Well-Meaning Advice

By Fran Marmor | January 3rd, 2017

A caregiver is torn between her instincts and her critics.

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DEAR FRAN, Do you ever wonder if you should listen to your gut or your critics? And what if your critics truly care? My 90-year-old mother lives with me and I am her caretaker. I am not a saint. I am a daughter who was loved by her mother and now wants to be there for her. Truth be told, I am paid to be her caretaker. I am less expensive than assisted living, and although my mother has some dementia, I can still be the assistance she needs. My dilemma: she would be happy to sit in the chair all day and doze, watch TV and not put any effort into moving her body. Her P.T. said she needs to do her exercises and her doctor said that if she doesn’t get outside and around people, her dementia will worsen rapidly and she will be more depressed than she is now. My brothers and friends tell me to stop pushing her. They say she is 90 years old and if she wants to relax all day, I should let her. I am not a drill sergeant, but I definitely push her to move and I take her out on some errands and on walks. I am so conflicted. My instinct tells me that they are wrong. I believe my mother would never have wanted to be left to languish. But perhaps my critics are right, and I should let her do what she wants to do, or rather, doesn’t want to do. Help! I love my mother and want to do right by her. – Lydia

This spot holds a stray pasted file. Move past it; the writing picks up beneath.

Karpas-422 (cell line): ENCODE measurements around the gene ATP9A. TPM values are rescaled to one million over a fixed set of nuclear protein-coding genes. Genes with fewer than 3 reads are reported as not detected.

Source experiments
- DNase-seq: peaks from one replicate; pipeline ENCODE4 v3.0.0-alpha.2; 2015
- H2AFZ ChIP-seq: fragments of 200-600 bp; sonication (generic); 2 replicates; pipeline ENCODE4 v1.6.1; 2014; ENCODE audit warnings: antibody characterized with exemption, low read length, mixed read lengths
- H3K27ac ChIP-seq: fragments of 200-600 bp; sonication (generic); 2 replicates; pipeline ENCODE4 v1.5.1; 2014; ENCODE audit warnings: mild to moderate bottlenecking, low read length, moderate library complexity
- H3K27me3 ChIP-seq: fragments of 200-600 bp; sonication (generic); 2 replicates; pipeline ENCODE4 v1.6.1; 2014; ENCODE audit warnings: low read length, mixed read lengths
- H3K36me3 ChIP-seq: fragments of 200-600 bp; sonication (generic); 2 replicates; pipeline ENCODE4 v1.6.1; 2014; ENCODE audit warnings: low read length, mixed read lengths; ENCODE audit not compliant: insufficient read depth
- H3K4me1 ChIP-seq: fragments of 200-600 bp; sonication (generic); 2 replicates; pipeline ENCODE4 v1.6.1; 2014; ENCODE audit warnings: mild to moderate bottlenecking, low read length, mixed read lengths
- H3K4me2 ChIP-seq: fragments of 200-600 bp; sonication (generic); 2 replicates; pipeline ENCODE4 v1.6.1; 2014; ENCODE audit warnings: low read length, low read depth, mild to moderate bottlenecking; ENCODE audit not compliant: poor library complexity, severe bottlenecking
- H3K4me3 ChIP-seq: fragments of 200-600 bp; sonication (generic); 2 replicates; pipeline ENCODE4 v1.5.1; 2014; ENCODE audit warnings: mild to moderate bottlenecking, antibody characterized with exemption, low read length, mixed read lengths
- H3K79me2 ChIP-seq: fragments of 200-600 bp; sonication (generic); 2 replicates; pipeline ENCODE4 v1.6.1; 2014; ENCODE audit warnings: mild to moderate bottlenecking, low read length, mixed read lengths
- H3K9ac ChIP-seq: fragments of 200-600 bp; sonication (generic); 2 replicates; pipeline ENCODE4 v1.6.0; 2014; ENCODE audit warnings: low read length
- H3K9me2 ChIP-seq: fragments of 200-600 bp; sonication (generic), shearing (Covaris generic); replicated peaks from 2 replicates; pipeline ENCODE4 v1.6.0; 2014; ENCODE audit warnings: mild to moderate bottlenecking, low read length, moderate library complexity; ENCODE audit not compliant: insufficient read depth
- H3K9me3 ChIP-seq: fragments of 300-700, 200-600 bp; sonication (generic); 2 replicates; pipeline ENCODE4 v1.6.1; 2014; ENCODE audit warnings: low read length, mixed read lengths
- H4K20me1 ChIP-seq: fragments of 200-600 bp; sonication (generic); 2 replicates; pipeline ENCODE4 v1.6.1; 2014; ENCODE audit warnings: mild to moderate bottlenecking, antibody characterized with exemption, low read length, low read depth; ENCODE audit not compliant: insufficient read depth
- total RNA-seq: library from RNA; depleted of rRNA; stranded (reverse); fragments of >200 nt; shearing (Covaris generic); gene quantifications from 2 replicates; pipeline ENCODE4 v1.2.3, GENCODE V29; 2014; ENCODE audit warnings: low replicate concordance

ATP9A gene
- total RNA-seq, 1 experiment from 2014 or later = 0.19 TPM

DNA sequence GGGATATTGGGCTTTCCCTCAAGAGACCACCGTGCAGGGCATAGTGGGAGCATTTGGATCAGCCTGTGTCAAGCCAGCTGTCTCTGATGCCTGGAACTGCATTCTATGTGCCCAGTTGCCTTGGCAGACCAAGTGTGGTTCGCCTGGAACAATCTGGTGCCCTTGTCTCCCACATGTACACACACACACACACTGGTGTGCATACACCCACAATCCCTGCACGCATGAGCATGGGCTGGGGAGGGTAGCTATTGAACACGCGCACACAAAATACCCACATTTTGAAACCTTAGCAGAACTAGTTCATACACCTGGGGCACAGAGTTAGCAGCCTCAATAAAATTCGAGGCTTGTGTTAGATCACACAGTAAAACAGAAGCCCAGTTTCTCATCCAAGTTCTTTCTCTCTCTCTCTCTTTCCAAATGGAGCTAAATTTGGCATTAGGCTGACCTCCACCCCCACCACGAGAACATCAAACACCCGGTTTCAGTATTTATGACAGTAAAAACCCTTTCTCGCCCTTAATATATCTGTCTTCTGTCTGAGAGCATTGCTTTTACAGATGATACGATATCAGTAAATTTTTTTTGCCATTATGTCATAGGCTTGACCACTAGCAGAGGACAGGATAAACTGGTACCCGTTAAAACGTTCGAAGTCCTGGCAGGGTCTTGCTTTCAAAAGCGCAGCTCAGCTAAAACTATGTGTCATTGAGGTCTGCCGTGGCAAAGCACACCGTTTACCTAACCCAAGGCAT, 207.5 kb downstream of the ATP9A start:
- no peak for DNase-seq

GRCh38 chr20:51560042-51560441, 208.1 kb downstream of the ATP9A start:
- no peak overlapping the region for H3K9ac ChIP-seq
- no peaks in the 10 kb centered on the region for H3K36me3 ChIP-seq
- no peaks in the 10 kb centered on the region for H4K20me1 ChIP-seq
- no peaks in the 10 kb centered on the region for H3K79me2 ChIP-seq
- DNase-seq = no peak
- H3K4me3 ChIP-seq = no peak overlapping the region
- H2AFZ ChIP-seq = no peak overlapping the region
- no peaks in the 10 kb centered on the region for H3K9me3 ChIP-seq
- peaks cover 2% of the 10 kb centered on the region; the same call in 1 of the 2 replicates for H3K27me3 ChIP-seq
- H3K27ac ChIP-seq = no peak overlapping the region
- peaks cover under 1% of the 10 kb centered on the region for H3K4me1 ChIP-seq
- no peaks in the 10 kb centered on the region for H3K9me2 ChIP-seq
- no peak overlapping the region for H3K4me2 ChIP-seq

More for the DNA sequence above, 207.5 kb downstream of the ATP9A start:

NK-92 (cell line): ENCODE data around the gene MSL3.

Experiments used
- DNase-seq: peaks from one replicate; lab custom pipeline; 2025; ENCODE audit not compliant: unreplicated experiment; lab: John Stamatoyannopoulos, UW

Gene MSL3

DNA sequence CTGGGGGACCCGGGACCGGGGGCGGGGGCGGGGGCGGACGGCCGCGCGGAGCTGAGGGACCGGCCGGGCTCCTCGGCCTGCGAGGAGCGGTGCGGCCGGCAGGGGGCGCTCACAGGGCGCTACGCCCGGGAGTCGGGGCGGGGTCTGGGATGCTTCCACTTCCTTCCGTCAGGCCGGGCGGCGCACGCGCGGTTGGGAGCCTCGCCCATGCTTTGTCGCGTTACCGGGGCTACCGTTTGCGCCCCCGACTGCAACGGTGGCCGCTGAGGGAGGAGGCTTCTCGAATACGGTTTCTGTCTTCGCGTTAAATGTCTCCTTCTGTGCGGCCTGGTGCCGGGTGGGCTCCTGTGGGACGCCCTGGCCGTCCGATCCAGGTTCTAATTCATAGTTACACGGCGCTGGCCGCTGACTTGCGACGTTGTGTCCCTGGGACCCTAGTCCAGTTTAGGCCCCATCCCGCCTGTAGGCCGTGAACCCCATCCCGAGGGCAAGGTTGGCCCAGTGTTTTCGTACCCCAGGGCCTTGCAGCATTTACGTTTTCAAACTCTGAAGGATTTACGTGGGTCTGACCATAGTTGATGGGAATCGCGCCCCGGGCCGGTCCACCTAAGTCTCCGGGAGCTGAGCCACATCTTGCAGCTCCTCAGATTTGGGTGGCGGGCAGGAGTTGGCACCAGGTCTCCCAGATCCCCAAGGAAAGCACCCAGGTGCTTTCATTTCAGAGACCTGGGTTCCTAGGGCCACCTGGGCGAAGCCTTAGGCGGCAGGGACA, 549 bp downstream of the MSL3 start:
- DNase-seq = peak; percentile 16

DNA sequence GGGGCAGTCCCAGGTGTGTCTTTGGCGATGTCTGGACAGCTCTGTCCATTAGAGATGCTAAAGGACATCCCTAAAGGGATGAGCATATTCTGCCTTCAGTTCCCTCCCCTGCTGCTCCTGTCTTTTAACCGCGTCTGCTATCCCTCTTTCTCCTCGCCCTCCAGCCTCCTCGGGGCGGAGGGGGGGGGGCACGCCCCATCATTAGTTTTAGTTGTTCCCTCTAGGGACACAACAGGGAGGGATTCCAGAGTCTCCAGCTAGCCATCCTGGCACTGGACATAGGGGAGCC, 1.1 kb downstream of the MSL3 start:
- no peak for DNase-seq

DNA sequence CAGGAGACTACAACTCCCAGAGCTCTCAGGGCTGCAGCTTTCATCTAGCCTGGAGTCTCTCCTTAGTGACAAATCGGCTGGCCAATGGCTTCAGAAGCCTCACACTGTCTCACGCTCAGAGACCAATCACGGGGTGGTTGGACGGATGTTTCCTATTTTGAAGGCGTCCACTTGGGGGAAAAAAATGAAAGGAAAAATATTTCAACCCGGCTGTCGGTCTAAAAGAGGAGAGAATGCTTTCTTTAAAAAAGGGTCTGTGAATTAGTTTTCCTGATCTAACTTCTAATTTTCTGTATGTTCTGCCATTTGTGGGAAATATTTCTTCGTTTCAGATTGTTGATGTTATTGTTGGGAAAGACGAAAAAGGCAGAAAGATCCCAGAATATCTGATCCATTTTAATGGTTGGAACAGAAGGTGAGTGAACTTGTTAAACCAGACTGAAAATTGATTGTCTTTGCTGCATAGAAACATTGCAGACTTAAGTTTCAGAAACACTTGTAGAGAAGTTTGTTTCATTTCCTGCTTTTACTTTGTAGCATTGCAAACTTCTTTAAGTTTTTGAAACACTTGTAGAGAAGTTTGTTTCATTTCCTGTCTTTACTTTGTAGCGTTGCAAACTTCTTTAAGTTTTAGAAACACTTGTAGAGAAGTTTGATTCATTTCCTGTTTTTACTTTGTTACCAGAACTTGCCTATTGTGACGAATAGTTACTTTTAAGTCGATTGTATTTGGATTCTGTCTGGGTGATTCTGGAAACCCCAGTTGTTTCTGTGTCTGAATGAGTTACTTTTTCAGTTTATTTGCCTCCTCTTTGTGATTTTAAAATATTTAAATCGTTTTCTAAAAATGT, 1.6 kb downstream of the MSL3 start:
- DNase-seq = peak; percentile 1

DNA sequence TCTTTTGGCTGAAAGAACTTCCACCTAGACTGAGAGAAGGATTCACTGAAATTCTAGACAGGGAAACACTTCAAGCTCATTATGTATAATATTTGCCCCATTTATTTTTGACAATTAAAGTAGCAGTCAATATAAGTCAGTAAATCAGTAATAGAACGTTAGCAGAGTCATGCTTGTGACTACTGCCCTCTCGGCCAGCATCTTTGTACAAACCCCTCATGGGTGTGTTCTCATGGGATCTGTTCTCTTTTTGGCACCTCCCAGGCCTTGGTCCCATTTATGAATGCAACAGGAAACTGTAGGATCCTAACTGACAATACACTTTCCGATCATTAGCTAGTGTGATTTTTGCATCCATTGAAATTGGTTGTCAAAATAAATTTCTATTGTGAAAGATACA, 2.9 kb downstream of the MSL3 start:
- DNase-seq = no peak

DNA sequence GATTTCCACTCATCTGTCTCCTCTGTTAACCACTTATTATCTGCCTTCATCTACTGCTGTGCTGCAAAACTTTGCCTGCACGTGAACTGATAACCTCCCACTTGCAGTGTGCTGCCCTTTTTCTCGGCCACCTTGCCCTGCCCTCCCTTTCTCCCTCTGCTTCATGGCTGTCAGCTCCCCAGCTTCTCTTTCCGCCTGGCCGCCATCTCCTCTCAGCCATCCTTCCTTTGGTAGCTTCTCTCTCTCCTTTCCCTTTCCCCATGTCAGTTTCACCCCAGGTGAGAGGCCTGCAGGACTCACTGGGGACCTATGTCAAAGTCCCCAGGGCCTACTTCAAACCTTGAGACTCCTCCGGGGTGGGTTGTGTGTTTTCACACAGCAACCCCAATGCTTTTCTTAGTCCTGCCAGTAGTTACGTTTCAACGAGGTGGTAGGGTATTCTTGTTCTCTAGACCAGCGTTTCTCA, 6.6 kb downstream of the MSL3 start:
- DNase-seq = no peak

DEAR LYDIA, You may not be a saint, but you are an amazing daughter! I understand the advice you are getting is coming from a loving place. People are probably concerned that you’ll get burned out by being such an active caregiver, and that perhaps your mother isn’t capable of what you are encouraging her to do. I think you need to trust your gut on this one. It sounds as if you’d be more stressed if you didn’t give your mother the care you so deeply believe she deserves. Her doctors and therapist seem to agree, and I imagine they have an immense amount of respect for you. I am reminded of a story of a man who visited his wife in memory care every day at 10 a.m. although she didn’t even know who he was. When asked why he did that, he responded, “She doesn’t know who I am, but I know who she is.” I think your bond with your mother allows you to know what is best for her. Please listen to that inner voice. – Fran

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